When Dana Loesch appeared on CNN's Piers Morgan Tonight to discuss efforts to strengthen gun laws, Piers Morgan introduced her as a "conservative radio talk-show host," but didn't identify her as a CNN contributor. CNN hired Loesch as a political contributor in early 2011, but has been absent from the network in recent months.
When CNN hired Loesch, it said she would "appear across the network's prime time programs, as well as other dayparts and platforms" as part of election season coverage. But in the summer of 2012, when election season was in full swing, Loesch disappeared from CNN. She was on three times in June, twice in July, and did not appear again until her interview with Piers Morgan on Wednesday, according to a search of the Nexis database.
Without any official announcement, CNN reportedly suspended Loesch soon after she defended U.S. Marines accused of urinating on the dead bodies of Taliban forces, saying, "I'd drop trou and do it too." Her comment was widely condemned, including by CNN journalists. (By coincidence, one of the Marines involved in the incident pleaded guilty at a court-martial on Wednesday.)
In December, Loesch reportedly filed a lawsuit against Breitbart.com claiming that the site refuses to publish her work or allow it to be published elsewhere. Loesch was formerly identified as editor-in-chief of Breitbart's Big Journalism site.
Fox News Sunday host Chris Wallace allowed Bill Kristol to attack the nomination of Chuck Hagel as defense secretary without disclosing that Kristol is currently waging a full-scale campaign to oppose the nominee. Wallace further failed to challenge Kristol on his previous support of Hagel until he publicly supported a withdrawal from the Iraq War.
Fox News contributor Bill Kristol has been leading a relentless attack campaign against former Republican senator Chuck Hagel, President Obama's nominee for defense secretary. During television appearances and on his site The Weekly Standard, Kristol is actively encouraging the Senate to block Hagel's nomination. The Emergency Committee for Israel, a political advocacy group Kristol founded, has even launched an anti-Hagel website complete with attack ads.
Yet on Fox News Sunday, host Chris Wallace asked Kristol to opine on Hagel's nomination without any mention of his advocacy to prevent Hagel from becoming defense secretary. After saying Hagel is a "controversial pick for defense secretary," Wallace directed Kristol: "Your comments on Hagel?" Kristol replied, "I don't think Chuck Hagel is the right man to be secretary of defense. We'll see if the United [States] Senate agrees with that." Kristol opposes the nomination on the false grounds that Hagel is hostile to Israel and sympathetic to Iran.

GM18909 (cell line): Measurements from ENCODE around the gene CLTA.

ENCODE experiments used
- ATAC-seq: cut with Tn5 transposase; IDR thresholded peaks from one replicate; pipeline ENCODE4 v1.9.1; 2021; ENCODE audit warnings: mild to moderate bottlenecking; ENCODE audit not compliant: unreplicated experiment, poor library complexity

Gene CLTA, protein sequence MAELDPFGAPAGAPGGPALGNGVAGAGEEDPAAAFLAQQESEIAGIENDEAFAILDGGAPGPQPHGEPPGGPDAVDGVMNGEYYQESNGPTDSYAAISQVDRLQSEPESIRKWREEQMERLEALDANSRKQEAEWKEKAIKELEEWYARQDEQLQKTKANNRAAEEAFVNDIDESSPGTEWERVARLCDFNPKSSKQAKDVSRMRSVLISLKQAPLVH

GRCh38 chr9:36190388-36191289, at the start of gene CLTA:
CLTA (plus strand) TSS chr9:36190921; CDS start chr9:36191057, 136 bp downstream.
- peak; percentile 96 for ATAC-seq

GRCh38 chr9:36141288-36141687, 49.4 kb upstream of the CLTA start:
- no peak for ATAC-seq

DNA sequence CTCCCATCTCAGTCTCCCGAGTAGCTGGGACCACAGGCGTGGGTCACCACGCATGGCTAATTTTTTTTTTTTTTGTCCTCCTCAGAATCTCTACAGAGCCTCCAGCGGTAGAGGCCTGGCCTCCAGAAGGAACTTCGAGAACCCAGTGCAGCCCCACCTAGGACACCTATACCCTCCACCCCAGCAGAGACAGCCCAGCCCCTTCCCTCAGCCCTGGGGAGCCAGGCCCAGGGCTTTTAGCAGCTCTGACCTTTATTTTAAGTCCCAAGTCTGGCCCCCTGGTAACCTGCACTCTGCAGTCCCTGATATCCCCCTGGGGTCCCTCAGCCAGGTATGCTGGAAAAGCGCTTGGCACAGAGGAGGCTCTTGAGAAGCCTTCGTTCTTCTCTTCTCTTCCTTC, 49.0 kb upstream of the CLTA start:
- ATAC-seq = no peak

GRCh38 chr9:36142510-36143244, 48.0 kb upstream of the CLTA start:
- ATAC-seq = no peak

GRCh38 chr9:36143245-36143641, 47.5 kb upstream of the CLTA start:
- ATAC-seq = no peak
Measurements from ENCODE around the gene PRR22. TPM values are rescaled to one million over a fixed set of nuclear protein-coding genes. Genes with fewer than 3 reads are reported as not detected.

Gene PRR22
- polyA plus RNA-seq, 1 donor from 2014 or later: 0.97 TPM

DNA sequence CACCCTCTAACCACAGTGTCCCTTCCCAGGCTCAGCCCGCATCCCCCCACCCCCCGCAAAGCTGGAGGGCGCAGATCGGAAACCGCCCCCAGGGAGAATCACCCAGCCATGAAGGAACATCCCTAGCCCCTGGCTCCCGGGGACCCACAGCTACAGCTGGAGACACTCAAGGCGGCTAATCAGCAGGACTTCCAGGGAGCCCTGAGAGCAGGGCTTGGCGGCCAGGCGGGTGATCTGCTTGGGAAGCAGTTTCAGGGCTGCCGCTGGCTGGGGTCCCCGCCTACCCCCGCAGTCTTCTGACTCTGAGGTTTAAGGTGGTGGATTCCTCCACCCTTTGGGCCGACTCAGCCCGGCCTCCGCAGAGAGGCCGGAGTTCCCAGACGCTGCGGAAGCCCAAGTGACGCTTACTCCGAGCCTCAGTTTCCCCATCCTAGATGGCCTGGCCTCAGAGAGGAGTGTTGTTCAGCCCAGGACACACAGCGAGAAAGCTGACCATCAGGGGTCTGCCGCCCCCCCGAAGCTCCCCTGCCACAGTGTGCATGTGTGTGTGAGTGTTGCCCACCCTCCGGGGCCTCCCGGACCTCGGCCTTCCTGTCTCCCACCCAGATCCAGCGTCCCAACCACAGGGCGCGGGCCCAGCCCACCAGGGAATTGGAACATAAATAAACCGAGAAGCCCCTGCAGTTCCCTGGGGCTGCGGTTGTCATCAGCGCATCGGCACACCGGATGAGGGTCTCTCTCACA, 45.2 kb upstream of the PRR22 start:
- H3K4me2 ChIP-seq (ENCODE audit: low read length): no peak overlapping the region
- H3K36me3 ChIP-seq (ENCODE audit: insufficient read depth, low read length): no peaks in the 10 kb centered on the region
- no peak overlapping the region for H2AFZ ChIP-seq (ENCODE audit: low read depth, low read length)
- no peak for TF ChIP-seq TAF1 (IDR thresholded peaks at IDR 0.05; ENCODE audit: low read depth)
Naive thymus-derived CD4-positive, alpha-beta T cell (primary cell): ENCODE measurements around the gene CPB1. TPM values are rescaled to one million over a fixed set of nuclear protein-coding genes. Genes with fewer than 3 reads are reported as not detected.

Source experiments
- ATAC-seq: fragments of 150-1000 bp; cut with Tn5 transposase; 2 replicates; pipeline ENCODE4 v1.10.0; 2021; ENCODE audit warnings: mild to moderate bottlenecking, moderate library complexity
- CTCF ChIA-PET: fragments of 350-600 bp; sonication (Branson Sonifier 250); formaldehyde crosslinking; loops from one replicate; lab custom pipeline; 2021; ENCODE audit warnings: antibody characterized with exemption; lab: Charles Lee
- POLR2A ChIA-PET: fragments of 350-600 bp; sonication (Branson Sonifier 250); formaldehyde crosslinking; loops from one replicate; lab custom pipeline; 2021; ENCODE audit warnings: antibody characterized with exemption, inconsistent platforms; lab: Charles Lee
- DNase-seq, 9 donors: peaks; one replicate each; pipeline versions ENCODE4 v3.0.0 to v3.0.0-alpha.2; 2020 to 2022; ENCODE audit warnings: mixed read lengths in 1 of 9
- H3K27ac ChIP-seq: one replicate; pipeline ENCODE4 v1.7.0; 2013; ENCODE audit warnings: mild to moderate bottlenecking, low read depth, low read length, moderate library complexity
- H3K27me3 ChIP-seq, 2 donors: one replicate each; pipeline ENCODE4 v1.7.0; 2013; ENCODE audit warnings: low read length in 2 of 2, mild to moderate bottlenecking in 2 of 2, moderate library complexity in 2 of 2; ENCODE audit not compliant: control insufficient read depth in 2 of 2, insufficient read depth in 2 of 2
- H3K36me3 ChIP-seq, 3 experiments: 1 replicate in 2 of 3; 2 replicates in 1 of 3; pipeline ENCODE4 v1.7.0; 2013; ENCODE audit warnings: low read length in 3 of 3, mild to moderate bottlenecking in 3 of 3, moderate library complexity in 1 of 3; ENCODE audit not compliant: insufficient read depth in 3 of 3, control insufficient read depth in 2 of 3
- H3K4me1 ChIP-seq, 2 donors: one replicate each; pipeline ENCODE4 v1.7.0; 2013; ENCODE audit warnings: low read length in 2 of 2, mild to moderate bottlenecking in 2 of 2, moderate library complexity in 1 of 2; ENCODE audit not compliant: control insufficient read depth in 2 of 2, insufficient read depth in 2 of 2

Kristol even interjected Hagel attacks into unrelated conversations.
Fox News continually mocked Secretary of State Hillary Clinton for having to postpone her testimony on the attack in Benghazi, Libya, because of health problems relating to a concussion. Clinton was recently hospitalized due to a blood clot in her head, which ABC News reported was "potentially 'life-threatening.' "
As The Wall Street Journal noted, the New York Post originally editorialized that Clinton's concussion was a "head fake." But after news of the blood clot came to light, the Post, also owned by Fox News parent company News Corp., reversed its tone and declared that "a full recovery is what's important now." Will Fox News follow suit?
Here is a video of Fox News figures ridiculing Clinton's health problems over the past several weeks:
Fox News figures have tried to use an investigative panel's recent report on the Benghazi attack to congratulate their network on its coverage of the attack. But the report actually debunks several incorrect and misleading narratives Fox pushed about Benghazi.
On December 18, the independent Accountability Review Board, which was set up by the State Department to investigate the Benghazi attack, released their findings in a report that "sharply criticized the State Department" for oversights that led to insufficient security at the U.S. compound in Benghazi, as The New York Times reported.
During the December 19 broadcast of On The Record, host Greta Van Susteren asked Fox News contributor Sarah Palin for her thoughts on the report, and Palin answered, in part, "Kudos to Fox News for being the news outlet that stayed on top of this story. Americans deserve these answers." Van Susteren responded that she felt "some level of pride" for Fox's Benghazi coverage, because of "all the sort of heat we took from people, saying that it wasn't a story." She added, "[T]here's been a lot of resistance to my national security colleagues getting this information. So, I do take some pride with them."
Similarly, Fox contributor Kirsten Powers suggested on Special Report that the Benghazi report wasn't even necessary because of the program's coverage of the attack, saying, "Well, it's interesting that that report -- you could have known all that if you'd just watched this show. So, it's sort of funny that they had to do an investigation to figure all of that out."
In fact, the review board's report actually discredits Fox's coverage of the attack.